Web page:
Scott had worked on the Daily Mirror’s cartoon strips, including "Belinda Blue Eyes" and "Ruggles", in both instances ghosting for Steve Dowling. As a comic artist he is best known for his work on Charles Chilton’s "Riders of the Range" which he drew for ten months; his sketchy renditions of Jeff Arnold and Luke were somewhat uncomfortable next to other more realistic strips in Eagle’s pages, although Luke, with his spiky beard and piercing eyes, became the standard rendition, continued by Frank Humphris. Scott’s artwork has been criticised for its inconsistency, sometimes showing flashes of excellence but more often let down by his inability to capture the majesty of sweeping prairie landscapes or the heroic stance of his leading man.
He also illustrated a series of dog care features by Barbara Woodhouse published in Girl in 1956 which were later collected as Walkies: Dog Care the Woodhouse Way (London, E. Benn, 1982).
Regular Bear Alley contributor Don Grant recently turned up some examples of Scott's earlier work for a pre-war motoring magazine called The Light Car. "I was going through some more of my dad's papers and found an article written by him," says Don. "It was illustrated by a great friend of his, Angus Scott, who used to draw the Eagle strip 'Riders of the Range', which made me and my brother pretty popular parading our signed copies of the Eagle in the playground.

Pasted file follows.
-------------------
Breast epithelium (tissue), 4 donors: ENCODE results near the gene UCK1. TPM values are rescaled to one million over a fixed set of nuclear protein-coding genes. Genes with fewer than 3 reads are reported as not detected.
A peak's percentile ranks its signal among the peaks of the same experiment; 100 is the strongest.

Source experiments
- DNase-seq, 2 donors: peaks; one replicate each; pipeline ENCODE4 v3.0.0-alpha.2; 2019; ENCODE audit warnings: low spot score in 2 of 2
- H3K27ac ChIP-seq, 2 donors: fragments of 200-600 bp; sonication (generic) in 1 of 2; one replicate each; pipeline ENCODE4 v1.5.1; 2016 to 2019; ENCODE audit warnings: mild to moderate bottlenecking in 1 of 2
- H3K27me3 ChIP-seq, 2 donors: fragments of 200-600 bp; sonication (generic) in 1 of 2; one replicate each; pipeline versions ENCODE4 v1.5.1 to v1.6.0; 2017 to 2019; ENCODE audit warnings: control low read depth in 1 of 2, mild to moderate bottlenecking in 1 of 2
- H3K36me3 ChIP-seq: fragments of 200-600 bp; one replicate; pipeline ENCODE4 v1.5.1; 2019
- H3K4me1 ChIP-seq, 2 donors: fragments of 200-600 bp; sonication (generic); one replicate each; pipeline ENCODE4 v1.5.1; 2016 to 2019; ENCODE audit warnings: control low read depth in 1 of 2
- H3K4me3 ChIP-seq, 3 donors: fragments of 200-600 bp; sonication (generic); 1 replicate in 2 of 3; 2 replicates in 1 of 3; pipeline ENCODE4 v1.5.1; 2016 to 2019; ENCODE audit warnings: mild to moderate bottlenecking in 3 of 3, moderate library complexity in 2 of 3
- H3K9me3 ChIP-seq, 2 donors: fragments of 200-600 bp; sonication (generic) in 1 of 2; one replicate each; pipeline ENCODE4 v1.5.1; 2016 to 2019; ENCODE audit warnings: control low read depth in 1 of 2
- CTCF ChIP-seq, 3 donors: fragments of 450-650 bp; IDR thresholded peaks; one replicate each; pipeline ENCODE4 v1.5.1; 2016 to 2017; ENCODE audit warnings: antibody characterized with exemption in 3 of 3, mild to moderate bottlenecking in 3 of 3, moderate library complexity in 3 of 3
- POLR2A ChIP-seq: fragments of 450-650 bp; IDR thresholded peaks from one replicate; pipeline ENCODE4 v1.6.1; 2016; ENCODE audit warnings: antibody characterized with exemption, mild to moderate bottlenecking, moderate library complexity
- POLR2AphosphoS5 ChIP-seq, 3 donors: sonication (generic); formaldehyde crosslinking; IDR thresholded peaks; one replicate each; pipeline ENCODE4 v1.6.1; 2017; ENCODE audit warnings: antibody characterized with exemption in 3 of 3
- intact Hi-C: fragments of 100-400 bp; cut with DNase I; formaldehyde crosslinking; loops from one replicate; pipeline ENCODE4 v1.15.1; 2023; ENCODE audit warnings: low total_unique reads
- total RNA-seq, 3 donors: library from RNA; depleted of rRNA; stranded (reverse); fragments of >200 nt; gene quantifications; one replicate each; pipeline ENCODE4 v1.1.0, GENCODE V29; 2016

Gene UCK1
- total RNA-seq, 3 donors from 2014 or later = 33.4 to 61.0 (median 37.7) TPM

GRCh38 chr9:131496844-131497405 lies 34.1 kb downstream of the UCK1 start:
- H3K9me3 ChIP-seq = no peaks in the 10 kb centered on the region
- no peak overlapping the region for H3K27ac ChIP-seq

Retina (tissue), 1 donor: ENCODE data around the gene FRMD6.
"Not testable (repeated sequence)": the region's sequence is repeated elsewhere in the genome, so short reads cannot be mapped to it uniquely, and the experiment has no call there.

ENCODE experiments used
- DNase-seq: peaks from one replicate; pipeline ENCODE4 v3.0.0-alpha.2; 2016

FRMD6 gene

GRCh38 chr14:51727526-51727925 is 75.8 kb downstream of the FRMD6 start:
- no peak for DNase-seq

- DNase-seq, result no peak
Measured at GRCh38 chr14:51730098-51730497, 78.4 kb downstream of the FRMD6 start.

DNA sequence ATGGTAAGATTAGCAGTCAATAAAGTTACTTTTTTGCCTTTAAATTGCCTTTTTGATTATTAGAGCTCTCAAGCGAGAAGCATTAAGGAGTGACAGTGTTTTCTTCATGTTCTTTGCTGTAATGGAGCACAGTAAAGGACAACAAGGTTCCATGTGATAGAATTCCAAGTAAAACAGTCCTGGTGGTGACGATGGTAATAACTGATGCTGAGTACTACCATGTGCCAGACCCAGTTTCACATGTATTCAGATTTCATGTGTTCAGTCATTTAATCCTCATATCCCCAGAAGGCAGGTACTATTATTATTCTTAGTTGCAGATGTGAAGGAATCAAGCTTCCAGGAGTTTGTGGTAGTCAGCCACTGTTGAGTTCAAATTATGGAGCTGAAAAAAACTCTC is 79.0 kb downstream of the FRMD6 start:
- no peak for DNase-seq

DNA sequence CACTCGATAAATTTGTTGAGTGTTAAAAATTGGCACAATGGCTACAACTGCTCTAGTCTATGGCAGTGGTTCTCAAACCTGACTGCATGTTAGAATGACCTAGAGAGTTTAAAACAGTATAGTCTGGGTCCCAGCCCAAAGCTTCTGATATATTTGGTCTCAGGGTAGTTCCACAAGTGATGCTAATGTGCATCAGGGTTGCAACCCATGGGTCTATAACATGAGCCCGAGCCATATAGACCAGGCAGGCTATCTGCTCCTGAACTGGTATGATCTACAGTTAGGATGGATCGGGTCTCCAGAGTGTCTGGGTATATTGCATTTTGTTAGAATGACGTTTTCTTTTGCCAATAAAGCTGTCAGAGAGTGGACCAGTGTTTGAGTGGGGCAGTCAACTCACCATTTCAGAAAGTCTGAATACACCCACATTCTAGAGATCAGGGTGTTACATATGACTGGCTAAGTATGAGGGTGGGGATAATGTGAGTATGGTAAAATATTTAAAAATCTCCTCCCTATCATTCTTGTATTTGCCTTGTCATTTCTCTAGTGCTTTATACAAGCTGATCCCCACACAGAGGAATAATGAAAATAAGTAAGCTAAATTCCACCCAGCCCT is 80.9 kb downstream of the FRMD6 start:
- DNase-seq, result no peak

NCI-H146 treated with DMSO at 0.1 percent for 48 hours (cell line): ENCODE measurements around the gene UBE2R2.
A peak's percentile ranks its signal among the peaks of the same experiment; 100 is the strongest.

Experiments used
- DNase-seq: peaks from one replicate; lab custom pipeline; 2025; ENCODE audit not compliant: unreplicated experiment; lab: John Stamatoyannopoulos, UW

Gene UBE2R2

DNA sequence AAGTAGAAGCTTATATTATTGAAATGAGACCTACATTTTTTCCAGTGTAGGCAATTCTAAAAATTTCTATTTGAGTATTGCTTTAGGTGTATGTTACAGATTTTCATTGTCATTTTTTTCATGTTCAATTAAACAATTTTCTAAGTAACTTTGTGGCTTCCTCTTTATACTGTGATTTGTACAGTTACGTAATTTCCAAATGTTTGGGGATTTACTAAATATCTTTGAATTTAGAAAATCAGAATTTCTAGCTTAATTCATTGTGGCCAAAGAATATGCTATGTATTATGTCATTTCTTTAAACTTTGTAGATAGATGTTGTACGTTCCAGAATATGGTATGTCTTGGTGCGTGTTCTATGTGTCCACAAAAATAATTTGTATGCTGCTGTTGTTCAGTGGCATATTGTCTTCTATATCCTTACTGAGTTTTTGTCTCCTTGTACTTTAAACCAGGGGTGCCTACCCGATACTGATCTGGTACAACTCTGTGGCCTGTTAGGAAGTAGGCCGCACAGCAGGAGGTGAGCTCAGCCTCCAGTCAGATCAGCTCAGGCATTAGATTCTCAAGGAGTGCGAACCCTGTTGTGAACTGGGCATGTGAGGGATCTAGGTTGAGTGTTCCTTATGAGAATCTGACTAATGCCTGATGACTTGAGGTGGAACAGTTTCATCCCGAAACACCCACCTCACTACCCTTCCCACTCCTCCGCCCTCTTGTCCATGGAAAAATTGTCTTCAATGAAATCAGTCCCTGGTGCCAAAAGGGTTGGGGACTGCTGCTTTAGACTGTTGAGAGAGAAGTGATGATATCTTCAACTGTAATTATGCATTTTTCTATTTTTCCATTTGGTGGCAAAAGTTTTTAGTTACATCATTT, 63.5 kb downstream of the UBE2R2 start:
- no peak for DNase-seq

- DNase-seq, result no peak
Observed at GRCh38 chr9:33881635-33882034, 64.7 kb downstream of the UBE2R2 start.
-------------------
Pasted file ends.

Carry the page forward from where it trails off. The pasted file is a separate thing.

"The article was 'The Misunderstood Scot', and was a humourous side-swipe at what it was like to be a Scot in England, and an English driver in Scottish events. At the beginning of the piece there is an author's note:
After great difficulty and at enormous expense, the accompanying sketches were obtained from Angus Scott, who is busy searching for his Uncle Dugald - last seen entering a public house near London, which was tantalizingly inscribed "Free House.""Angus Scott had scribbled alongside, Dear Gregor, herewith picture. My uncle Dugald did not pose for this particular sketch, but I've drawn him from memory. Angus.
(* Riders of the Range © Charles Chilton; artwork © IPC Media; cartoons with thanks to Don Grant.)
Update: 28 April 2009
With the aid Barbara Halpin, who was related to Angus Scott (he was the brother of Barbara's grandmother) I've been able to locate a little more information. Scott was born on 12 January 1909 and lived at Trees, Ringles Cross, Uckfield, in East Sussex from at least 1956 on. His artwork can be found in the collection of the Burns Museum, Irvine, North Ayrshire, Scotland, who commissioned five large paintings illustrating Tam O'Shanter from the artist which are to be found in the entrance hall.
Prints by Scott were to be found on the walls of the Bank of Scotland in both Edinburgh and Glasgow, the latter accompanied by a plaque.
Scott died in Uckfield in around March 2003, aged 94.